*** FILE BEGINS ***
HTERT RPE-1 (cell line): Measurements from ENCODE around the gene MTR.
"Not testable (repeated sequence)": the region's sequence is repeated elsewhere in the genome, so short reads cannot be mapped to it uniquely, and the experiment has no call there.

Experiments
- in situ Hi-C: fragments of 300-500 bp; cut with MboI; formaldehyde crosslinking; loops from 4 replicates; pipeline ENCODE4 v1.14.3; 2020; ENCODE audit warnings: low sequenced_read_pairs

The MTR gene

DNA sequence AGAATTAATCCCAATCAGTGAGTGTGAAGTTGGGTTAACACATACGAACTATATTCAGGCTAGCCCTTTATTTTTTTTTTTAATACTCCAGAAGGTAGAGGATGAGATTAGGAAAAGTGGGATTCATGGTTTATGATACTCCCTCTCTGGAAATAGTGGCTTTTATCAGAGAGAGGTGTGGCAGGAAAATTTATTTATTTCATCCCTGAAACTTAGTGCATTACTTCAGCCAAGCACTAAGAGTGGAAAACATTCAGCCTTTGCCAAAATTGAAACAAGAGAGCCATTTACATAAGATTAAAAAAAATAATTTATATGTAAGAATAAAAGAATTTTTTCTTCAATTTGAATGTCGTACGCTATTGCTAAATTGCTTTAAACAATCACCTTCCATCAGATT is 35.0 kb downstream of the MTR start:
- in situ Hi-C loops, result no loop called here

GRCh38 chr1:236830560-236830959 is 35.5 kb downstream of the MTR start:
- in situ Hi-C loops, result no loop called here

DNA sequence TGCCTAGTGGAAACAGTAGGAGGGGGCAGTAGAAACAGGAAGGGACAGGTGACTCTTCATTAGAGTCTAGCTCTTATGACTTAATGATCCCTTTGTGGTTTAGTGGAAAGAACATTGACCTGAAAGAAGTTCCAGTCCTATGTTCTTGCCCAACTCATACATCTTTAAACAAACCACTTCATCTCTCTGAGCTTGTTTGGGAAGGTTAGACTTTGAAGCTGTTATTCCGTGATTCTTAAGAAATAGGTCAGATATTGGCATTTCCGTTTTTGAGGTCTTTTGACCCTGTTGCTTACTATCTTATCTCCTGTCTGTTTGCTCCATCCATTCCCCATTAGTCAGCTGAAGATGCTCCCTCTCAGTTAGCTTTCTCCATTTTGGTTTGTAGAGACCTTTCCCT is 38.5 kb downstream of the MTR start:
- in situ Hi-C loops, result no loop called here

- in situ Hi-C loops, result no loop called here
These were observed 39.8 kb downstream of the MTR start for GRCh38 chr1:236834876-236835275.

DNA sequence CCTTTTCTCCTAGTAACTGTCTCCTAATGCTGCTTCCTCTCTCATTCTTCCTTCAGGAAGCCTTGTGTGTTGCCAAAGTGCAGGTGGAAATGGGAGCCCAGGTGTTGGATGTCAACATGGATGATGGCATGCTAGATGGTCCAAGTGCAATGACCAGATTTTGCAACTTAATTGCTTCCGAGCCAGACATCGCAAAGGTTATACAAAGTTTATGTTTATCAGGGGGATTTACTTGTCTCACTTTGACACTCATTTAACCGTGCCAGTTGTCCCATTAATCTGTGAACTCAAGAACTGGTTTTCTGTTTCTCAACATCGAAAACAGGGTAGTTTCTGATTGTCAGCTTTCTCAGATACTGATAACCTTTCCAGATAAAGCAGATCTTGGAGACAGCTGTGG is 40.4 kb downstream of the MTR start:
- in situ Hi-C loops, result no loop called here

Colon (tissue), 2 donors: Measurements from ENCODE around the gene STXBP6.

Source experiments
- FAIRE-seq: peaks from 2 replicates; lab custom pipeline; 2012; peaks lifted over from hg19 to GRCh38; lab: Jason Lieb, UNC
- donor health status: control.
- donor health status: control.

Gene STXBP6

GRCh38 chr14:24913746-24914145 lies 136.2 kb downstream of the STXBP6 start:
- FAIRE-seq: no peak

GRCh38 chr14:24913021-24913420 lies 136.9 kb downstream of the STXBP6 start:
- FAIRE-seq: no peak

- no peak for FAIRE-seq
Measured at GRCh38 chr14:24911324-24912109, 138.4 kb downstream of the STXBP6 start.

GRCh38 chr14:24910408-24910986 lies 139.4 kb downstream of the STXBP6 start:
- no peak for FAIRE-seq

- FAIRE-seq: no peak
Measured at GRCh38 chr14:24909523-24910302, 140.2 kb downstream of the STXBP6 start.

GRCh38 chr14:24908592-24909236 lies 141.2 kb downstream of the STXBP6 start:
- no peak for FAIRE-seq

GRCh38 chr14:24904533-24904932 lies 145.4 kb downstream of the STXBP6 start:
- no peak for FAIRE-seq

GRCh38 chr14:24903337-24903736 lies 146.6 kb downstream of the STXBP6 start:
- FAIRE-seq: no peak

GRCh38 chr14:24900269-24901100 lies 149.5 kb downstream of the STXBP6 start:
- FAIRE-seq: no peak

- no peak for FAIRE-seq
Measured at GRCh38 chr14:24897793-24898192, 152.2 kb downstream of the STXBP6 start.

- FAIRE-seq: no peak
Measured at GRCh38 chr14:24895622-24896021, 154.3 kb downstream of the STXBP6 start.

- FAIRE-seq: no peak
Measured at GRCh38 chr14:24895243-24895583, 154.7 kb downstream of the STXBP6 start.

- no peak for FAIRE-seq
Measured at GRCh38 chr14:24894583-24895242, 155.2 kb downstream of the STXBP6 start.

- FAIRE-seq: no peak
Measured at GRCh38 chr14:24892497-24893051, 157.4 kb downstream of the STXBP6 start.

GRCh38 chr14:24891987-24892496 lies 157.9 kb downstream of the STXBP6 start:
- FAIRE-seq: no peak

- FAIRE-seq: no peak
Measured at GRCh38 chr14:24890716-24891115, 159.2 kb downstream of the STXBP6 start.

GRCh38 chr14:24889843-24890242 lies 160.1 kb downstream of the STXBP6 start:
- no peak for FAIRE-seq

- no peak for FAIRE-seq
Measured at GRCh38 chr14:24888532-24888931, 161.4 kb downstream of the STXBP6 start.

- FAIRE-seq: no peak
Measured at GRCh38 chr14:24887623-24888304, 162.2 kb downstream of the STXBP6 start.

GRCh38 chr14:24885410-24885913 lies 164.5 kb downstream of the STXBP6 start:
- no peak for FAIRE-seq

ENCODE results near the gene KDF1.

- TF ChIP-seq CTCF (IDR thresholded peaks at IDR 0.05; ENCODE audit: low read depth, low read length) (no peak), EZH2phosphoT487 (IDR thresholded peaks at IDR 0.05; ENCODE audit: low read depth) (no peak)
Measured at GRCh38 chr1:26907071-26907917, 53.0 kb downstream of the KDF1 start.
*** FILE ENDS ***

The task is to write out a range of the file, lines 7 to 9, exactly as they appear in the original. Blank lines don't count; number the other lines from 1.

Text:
- in situ Hi-C loops, result no loop called here

GRCh38 chr1:236830560-236830959 is 35.5 kb downstream of the MTR start:
- in situ Hi-C loops, result no loop called here